- ICE detained a woman for previous cannabis charges, following an application for citizenship.
- The authority maintains that a judge-signed warrant is not required for this type of arrest and detainment.
In central Los Angeles, a recent raid by Immigration & Customs Enforcement (ICE) on July 21st shocked local residents. In the raid, ICE took a local woman into custody, even as others in the area protested her arrest, demanding that ICE produce a warrant to justify the actions. Since the raid, video footage has already circulated of the event across multiple platforms.
ICE agents had been working to get a local woman into an unmarked car, as neighbors came on the scene. In the video, Alicia Rivera demanded repeatedly that the agent show a “signed order” that would justify why the woman was being arrested. Though the agents showed some paperwork, Rivera quickly pointed out that there was no signature from a judge and that the agents had no right to arrest the woman.
Speaking with CBS Los Angeles, Rivera explained,
“They closed their folder, and they asked me not to intervene, and I said, ‘I’m a neighbor and I want to see if you have an order from a judge. You can’t arrest this woman without it.’”
Rivera is a community organizer with knowledge of the law, and she claims that the paperwork didn’t have the Los Angeles Superior Court letterhead or even a judge’s signature. Her son, Victor Bowman-Rivera, was also present during the incident, and he spoke with CBS Los Angeles.
“You’re like ‘Whoa’… Just like that in five minutes… they took her… Boom. Just like that, in unmarked cars and they tell you, ‘We don’t have to show you anything.’ They just leave a note, a number to call.”
While the identity of the woman detained has not been made public, neighbors state that she moved from Guatemala to California at age 3, and officially applied for citizenship about six months ago. While CBS Los Angeles attempted to speak with her husband, he expressed that he was too scared to speak with the press directly.
Instead, he told Rivera that his wife, with whom he has two children, that she had a cannabis possession charge in her 20s, which is why the family believes that application has taken so long to process. In fact, they believe that the application may have been the driving force behind the raid.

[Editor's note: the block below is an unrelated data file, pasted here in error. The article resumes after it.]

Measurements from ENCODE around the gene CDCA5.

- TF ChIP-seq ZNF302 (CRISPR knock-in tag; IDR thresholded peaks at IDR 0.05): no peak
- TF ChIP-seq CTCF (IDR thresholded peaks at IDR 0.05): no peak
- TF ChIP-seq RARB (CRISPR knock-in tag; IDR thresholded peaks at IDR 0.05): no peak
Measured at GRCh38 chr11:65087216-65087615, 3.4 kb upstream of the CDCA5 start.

The reports didn’t say if she’d been a legal resident in the country for at least five years, which is often a condition of the application. However, this time could ultimately be denied because of the former cannabis conviction, potentially leading to deportation. At the moment, this woman is being held for deportation back to Guatemala.
The lack of warrant in this circumstance has created plenty of anger amongst the public in this arrest, since the law states that a judicial warrant to even go into someone’s home. Mayor Eric Garcetti reminded the public of this policy before President Donald Trump had announced immigration raids last week. Garcetti stated, “You don’t have to open your door to an ICE agent that doesn’t have a warrant signed by a judge.”
The woman from Echo Park, however, was not in her home at the time of the arrest, as she had gone outside to move her care. ICE stated that the federal law doesn’t require a warrant to be signed by a judge in an arrest.
In a statement from ICE public affairs officer Lori Haley, the authority states,
“Congress has established no process, requirement, or expectation directing ICE to seek a judicial warrant from already overburdened federal courts before taking custody of an alien on civil immigration violations. This idea is simply a figment created by those who wish to undermine immigration enforcement and excuse the ill-conceived practices of sanctuary jurisdictions that put politics before public safety.”
This would hardly be the first time that a cannabis bust from years before came back to haunt someone, leading to deportation. Just last year, ICE detained multiple Vietnamese immigrants that were living legally in the country. The immigrants launched a lawsuit against the government over being detained, since Vietnam rarely accepts deportees. The government claims that the immigrants grew small amounts of cannabis, violating their status, along with other crimes.